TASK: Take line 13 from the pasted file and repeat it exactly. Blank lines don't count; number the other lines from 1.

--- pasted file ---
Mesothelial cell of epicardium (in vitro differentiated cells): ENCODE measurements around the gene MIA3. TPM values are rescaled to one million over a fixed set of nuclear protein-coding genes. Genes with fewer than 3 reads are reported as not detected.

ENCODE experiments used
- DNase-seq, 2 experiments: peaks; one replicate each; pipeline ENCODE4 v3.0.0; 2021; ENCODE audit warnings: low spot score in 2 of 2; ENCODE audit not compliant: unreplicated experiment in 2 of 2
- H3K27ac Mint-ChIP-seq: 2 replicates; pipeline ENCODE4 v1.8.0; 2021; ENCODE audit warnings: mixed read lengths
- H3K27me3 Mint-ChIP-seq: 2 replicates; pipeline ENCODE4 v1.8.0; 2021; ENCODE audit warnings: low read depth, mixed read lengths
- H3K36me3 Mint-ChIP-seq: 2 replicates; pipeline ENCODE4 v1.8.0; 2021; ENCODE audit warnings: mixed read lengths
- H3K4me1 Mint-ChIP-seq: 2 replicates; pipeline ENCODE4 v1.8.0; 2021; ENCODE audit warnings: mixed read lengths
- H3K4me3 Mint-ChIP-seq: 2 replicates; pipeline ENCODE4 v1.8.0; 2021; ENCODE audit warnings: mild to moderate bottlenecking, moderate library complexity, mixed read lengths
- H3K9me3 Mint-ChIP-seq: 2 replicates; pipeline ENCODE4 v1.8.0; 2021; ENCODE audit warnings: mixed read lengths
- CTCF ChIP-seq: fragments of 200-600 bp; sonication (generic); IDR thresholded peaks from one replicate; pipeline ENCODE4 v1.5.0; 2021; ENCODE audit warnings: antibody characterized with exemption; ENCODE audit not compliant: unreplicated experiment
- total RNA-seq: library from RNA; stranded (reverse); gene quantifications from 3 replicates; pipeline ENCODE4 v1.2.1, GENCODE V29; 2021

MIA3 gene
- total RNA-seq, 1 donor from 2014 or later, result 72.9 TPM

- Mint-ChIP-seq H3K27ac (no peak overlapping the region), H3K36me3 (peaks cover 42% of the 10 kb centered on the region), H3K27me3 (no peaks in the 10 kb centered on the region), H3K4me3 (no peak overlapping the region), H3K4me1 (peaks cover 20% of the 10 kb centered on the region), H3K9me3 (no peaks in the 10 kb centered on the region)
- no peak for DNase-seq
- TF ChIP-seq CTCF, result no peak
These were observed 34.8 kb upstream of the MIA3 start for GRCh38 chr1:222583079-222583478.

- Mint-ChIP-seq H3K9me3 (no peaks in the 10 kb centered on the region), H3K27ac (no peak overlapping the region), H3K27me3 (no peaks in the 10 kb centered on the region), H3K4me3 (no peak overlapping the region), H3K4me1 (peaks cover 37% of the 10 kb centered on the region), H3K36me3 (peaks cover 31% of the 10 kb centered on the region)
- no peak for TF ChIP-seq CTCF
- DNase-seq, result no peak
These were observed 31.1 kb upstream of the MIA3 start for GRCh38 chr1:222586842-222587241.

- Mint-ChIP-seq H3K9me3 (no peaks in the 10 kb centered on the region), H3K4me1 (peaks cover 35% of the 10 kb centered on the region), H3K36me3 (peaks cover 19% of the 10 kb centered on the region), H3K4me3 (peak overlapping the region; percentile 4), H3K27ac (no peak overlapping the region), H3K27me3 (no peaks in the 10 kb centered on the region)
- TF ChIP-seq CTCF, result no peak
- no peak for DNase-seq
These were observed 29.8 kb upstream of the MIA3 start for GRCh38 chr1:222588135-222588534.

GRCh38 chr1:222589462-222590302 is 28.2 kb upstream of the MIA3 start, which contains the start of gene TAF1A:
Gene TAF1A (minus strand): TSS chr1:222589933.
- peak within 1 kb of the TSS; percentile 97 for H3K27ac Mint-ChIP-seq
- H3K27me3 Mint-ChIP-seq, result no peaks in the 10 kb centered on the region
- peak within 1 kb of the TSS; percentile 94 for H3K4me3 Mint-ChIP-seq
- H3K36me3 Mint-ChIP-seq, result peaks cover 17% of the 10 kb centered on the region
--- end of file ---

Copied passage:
- total RNA-seq, 1 donor from 2014 or later, result 72.9 TPM